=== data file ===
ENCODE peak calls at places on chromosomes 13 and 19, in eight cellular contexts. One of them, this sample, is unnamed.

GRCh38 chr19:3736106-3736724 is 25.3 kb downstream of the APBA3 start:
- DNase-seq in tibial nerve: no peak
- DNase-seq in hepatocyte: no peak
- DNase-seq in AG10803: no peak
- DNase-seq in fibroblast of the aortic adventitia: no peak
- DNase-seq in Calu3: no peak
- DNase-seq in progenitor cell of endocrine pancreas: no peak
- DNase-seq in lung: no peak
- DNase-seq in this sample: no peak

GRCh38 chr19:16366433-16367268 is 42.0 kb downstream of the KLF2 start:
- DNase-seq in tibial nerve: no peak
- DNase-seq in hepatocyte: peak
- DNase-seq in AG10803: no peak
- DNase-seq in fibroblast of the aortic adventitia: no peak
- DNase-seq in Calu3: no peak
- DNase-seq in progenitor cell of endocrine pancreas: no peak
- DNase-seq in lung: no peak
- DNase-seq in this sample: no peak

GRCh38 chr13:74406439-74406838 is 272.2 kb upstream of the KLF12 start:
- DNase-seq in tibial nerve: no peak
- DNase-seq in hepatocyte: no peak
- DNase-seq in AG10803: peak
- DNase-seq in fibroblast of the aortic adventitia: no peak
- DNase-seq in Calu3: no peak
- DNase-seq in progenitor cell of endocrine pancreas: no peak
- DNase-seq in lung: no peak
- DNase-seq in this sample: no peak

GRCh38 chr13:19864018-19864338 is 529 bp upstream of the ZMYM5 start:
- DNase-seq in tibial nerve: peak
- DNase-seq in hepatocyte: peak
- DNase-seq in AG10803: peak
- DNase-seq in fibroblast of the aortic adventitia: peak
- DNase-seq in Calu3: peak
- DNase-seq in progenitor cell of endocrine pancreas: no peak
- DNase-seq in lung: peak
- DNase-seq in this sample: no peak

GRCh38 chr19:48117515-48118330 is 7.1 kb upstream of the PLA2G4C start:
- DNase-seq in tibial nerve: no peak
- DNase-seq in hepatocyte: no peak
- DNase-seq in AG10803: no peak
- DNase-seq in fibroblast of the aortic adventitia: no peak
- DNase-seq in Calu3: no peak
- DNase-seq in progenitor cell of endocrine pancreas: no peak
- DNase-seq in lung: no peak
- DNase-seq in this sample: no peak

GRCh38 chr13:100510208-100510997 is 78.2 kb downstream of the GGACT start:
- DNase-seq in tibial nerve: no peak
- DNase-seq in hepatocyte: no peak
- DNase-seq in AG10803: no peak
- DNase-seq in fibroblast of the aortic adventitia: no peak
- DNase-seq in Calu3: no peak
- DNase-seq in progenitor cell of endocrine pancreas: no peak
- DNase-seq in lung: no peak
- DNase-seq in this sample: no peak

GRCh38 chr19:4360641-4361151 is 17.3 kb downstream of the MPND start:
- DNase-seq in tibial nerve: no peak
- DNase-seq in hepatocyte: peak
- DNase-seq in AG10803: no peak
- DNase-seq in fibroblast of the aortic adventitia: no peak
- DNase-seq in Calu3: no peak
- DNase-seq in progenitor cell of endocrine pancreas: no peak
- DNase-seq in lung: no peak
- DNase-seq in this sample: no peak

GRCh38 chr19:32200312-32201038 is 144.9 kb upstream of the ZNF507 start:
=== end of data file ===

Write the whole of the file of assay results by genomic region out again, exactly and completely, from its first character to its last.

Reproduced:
ENCODE peak calls at places on chromosomes 13 and 19, in eight cellular contexts. One of them, this sample, is unnamed.

GRCh38 chr19:3736106-3736724 is 25.3 kb downstream of the APBA3 start:
- DNase-seq in tibial nerve: no peak
- DNase-seq in hepatocyte: no peak
- DNase-seq in AG10803: no peak
- DNase-seq in fibroblast of the aortic adventitia: no peak
- DNase-seq in Calu3: no peak
- DNase-seq in progenitor cell of endocrine pancreas: no peak
- DNase-seq in lung: no peak
- DNase-seq in this sample: no peak

GRCh38 chr19:16366433-16367268 is 42.0 kb downstream of the KLF2 start:
- DNase-seq in tibial nerve: no peak
- DNase-seq in hepatocyte: peak
- DNase-seq in AG10803: no peak
- DNase-seq in fibroblast of the aortic adventitia: no peak
- DNase-seq in Calu3: no peak
- DNase-seq in progenitor cell of endocrine pancreas: no peak
- DNase-seq in lung: no peak
- DNase-seq in this sample: no peak

GRCh38 chr13:74406439-74406838 is 272.2 kb upstream of the KLF12 start:
- DNase-seq in tibial nerve: no peak
- DNase-seq in hepatocyte: no peak
- DNase-seq in AG10803: peak
- DNase-seq in fibroblast of the aortic adventitia: no peak
- DNase-seq in Calu3: no peak
- DNase-seq in progenitor cell of endocrine pancreas: no peak
- DNase-seq in lung: no peak
- DNase-seq in this sample: no peak

GRCh38 chr13:19864018-19864338 is 529 bp upstream of the ZMYM5 start:
- DNase-seq in tibial nerve: peak
- DNase-seq in hepatocyte: peak
- DNase-seq in AG10803: peak
- DNase-seq in fibroblast of the aortic adventitia: peak
- DNase-seq in Calu3: peak
- DNase-seq in progenitor cell of endocrine pancreas: no peak
- DNase-seq in lung: peak
- DNase-seq in this sample: no peak

GRCh38 chr19:48117515-48118330 is 7.1 kb upstream of the PLA2G4C start:
- DNase-seq in tibial nerve: no peak
- DNase-seq in hepatocyte: no peak
- DNase-seq in AG10803: no peak
- DNase-seq in fibroblast of the aortic adventitia: no peak
- DNase-seq in Calu3: no peak
- DNase-seq in progenitor cell of endocrine pancreas: no peak
- DNase-seq in lung: no peak
- DNase-seq in this sample: no peak

GRCh38 chr13:100510208-100510997 is 78.2 kb downstream of the GGACT start:
- DNase-seq in tibial nerve: no peak
- DNase-seq in hepatocyte: no peak
- DNase-seq in AG10803: no peak
- DNase-seq in fibroblast of the aortic adventitia: no peak
- DNase-seq in Calu3: no peak
- DNase-seq in progenitor cell of endocrine pancreas: no peak
- DNase-seq in lung: no peak
- DNase-seq in this sample: no peak

GRCh38 chr19:4360641-4361151 is 17.3 kb downstream of the MPND start:
- DNase-seq in tibial nerve: no peak
- DNase-seq in hepatocyte: peak
- DNase-seq in AG10803: no peak
- DNase-seq in fibroblast of the aortic adventitia: no peak
- DNase-seq in Calu3: no peak
- DNase-seq in progenitor cell of endocrine pancreas: no peak
- DNase-seq in lung: no peak
- DNase-seq in this sample: no peak

GRCh38 chr19:32200312-32201038 is 144.9 kb upstream of the ZNF507 start: